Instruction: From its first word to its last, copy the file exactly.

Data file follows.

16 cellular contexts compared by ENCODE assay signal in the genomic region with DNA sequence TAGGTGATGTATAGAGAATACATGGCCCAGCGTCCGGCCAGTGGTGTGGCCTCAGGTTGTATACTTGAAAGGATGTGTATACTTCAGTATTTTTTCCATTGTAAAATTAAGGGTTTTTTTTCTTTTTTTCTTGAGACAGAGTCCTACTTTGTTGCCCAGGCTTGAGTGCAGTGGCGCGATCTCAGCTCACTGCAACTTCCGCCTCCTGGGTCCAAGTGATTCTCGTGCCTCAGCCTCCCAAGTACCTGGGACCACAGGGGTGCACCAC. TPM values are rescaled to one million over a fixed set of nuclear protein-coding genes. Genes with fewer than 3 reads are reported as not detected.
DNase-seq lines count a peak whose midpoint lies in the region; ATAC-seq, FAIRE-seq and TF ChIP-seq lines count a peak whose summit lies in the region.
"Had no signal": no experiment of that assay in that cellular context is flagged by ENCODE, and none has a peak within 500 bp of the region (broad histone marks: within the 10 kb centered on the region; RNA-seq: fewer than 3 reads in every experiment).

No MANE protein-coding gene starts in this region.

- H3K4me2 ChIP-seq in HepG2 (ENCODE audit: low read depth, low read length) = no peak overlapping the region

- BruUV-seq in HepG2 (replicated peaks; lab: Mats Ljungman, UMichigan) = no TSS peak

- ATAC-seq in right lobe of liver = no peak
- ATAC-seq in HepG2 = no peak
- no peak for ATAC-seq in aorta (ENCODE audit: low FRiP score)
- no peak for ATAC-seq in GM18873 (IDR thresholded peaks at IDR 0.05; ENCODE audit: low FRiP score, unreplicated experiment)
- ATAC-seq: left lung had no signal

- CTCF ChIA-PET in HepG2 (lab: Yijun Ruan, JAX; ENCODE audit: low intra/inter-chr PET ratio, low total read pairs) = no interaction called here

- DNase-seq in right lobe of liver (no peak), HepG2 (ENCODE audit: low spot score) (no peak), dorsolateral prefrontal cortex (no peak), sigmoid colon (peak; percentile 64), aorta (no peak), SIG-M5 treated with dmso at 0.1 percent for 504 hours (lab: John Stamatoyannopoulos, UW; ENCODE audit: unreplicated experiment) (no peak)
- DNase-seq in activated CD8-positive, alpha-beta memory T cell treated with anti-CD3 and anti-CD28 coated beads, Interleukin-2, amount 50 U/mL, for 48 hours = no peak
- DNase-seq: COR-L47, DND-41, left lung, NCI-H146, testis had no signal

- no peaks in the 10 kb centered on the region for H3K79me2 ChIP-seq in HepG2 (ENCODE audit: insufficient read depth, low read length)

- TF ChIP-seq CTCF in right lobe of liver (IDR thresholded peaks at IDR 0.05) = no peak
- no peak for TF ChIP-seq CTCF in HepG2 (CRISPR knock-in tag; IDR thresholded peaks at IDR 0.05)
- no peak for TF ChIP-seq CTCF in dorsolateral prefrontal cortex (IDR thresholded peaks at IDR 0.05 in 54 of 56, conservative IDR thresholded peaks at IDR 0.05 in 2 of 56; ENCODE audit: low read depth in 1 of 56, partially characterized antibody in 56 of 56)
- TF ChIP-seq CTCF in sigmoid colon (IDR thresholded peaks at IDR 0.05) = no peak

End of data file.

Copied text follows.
16 cellular contexts compared by ENCODE assay signal in the genomic region with DNA sequence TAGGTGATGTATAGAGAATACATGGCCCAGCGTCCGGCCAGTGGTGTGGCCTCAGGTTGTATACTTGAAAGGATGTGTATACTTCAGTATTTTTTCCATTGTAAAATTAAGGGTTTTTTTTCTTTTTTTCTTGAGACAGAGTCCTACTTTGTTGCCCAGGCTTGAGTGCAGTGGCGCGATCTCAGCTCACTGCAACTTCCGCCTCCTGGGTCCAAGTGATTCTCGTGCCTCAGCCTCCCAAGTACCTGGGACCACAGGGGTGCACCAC. TPM values are rescaled to one million over a fixed set of nuclear protein-coding genes. Genes with fewer than 3 reads are reported as not detected.
DNase-seq lines count a peak whose midpoint lies in the region; ATAC-seq, FAIRE-seq and TF ChIP-seq lines count a peak whose summit lies in the region.
"Had no signal": no experiment of that assay in that cellular context is flagged by ENCODE, and none has a peak within 500 bp of the region (broad histone marks: within the 10 kb centered on the region; RNA-seq: fewer than 3 reads in every experiment).

No MANE protein-coding gene starts in this region.

- H3K4me2 ChIP-seq in HepG2 (ENCODE audit: low read depth, low read length) = no peak overlapping the region

- BruUV-seq in HepG2 (replicated peaks; lab: Mats Ljungman, UMichigan) = no TSS peak

- ATAC-seq in right lobe of liver = no peak
- ATAC-seq in HepG2 = no peak
- no peak for ATAC-seq in aorta (ENCODE audit: low FRiP score)
- no peak for ATAC-seq in GM18873 (IDR thresholded peaks at IDR 0.05; ENCODE audit: low FRiP score, unreplicated experiment)
- ATAC-seq: left lung had no signal

- CTCF ChIA-PET in HepG2 (lab: Yijun Ruan, JAX; ENCODE audit: low intra/inter-chr PET ratio, low total read pairs) = no interaction called here

- DNase-seq in right lobe of liver (no peak), HepG2 (ENCODE audit: low spot score) (no peak), dorsolateral prefrontal cortex (no peak), sigmoid colon (peak; percentile 64), aorta (no peak), SIG-M5 treated with dmso at 0.1 percent for 504 hours (lab: John Stamatoyannopoulos, UW; ENCODE audit: unreplicated experiment) (no peak)
- DNase-seq in activated CD8-positive, alpha-beta memory T cell treated with anti-CD3 and anti-CD28 coated beads, Interleukin-2, amount 50 U/mL, for 48 hours = no peak
- DNase-seq: COR-L47, DND-41, left lung, NCI-H146, testis had no signal

- no peaks in the 10 kb centered on the region for H3K79me2 ChIP-seq in HepG2 (ENCODE audit: insufficient read depth, low read length)

- TF ChIP-seq CTCF in right lobe of liver (IDR thresholded peaks at IDR 0.05) = no peak
- no peak for TF ChIP-seq CTCF in HepG2 (CRISPR knock-in tag; IDR thresholded peaks at IDR 0.05)
- no peak for TF ChIP-seq CTCF in dorsolateral prefrontal cortex (IDR thresholded peaks at IDR 0.05 in 54 of 56, conservative IDR thresholded peaks at IDR 0.05 in 2 of 56; ENCODE audit: low read depth in 1 of 56, partially characterized antibody in 56 of 56)
- TF ChIP-seq CTCF in sigmoid colon (IDR thresholded peaks at IDR 0.05) = no peak